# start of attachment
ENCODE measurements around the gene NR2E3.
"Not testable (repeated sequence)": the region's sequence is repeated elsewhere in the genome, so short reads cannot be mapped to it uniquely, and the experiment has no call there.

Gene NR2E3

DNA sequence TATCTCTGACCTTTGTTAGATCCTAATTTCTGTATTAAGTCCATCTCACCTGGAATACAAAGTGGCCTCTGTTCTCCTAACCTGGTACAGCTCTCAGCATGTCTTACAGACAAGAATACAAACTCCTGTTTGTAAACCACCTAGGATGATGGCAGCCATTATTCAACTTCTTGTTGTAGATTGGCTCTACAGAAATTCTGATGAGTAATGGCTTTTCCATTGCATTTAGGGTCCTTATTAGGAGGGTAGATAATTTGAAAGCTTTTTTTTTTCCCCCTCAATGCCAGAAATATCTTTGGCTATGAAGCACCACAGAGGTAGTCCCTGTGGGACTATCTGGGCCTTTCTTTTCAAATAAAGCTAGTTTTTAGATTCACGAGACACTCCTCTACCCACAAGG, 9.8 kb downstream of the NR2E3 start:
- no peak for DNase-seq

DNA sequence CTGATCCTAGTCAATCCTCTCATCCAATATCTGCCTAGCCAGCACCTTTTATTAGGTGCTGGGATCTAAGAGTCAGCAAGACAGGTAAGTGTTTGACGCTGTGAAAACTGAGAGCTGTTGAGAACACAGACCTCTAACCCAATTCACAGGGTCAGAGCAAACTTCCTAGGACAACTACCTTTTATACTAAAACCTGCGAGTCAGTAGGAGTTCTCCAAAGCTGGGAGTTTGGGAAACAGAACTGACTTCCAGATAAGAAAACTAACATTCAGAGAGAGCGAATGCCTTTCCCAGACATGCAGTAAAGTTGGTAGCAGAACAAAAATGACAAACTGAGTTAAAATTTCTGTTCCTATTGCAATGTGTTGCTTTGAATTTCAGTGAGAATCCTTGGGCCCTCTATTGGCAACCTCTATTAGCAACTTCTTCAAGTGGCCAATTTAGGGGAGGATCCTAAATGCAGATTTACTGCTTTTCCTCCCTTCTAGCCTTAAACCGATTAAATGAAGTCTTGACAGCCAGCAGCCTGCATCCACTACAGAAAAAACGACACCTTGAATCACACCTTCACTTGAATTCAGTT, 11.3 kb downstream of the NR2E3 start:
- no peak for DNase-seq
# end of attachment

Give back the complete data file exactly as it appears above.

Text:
ENCODE measurements around the gene NR2E3.
"Not testable (repeated sequence)": the region's sequence is repeated elsewhere in the genome, so short reads cannot be mapped to it uniquely, and the experiment has no call there.

Gene NR2E3

DNA sequence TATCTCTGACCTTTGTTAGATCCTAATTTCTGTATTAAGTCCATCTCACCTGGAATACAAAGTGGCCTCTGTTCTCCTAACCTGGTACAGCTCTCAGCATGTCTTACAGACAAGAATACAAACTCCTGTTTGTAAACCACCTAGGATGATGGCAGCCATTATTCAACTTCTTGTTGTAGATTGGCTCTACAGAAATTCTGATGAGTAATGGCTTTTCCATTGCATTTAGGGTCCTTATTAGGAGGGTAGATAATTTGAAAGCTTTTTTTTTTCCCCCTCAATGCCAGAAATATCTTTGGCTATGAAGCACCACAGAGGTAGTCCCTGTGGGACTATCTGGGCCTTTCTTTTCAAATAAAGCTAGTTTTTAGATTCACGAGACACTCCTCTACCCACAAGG, 9.8 kb downstream of the NR2E3 start:
- no peak for DNase-seq

DNA sequence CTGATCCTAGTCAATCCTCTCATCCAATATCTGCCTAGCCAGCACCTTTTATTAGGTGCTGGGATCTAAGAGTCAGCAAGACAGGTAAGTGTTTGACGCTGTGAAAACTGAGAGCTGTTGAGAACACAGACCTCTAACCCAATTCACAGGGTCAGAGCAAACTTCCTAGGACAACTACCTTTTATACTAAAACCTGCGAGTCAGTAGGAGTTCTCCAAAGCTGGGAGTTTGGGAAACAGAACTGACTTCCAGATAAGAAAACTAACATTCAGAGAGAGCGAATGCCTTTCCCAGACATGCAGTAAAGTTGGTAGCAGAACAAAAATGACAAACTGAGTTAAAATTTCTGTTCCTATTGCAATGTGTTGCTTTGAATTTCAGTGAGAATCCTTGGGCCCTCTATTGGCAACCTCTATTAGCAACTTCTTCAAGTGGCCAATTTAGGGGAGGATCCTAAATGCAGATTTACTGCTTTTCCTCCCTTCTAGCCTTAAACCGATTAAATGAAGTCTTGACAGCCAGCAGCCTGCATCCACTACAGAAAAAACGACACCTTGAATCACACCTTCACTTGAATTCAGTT, 11.3 kb downstream of the NR2E3 start:
- no peak for DNase-seq